As usual, older ways of looking at matters survive along with the new. Grafton gives a lot of space to Athanasius Kircher, an amazingly learned and prolific Jesuit, expert in mathematics, ethics, Oriental languages, China, Noah’s Ark, obelisks, music, earthquakes and volcanoes (he had himself lowered into the craters of Etna and Vesuvius). Well documented though his enormous books may be, they are now useless as accounts of things as they were and are. They deserve attention only as records of Baroque polyhistoriographical ambition, though the ‘Hermetic’ obelisk Kircher unearthed still stands in the Piazza Navona, ‘the most impressive, and certainly the most bewitching, pièce justificative placed on display to support the bold theses of Renaissance archaeology’. The books may nowadays be mentioned with respect by such learned and adventurous historians as Norman Cohn; and if one wants to see where an educated 17th-century scholar or amateur looked for information about the history and theory of music, his Musurgia Universalis of 1650 is a good place to start. But Kircher’s career offers sad testimony to the fact that if the argument diligently supported by your footnotes happens to be founded on incorrect presuppositions, all your labours will be lost.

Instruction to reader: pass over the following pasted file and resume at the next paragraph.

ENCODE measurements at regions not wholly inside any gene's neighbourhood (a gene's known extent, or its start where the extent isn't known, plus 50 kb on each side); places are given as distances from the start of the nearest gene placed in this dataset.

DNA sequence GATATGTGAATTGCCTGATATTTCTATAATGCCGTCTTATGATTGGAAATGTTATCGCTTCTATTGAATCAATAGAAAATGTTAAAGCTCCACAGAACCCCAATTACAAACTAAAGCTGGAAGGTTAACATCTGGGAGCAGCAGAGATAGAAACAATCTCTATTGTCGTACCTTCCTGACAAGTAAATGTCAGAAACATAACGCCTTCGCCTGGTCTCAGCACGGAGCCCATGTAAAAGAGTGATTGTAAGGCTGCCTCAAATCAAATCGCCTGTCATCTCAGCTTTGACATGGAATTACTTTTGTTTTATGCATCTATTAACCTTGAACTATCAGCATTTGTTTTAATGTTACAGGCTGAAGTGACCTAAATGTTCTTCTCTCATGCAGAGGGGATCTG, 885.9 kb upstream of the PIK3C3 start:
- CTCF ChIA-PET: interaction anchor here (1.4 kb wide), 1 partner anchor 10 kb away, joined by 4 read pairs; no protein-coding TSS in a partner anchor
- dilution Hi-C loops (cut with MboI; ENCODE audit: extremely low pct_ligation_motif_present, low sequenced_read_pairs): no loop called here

Before we can return to the 19th century and Ranke we still have to meet Gibbon. He had no time for Baroque history, and took a much more scientific view of the use of primary sources. Gibbon ‘combined the irony and broad viewpoint of the Philosophes with the minute erudition of the antiquaries ... [he] wrote the high classic language of traditional historiography, but ... addressed himself to the dusty details of the sources’. Yet he wished he need not produce notes at all. He first provided endnotes, not footnotes, and it was a letter from David Hume that urged him to put source references on the page. Gibbon took this advice, but put the satirical notes on the page also, with great benefit to the reader, for now the joke was not so widely separated from its occasion.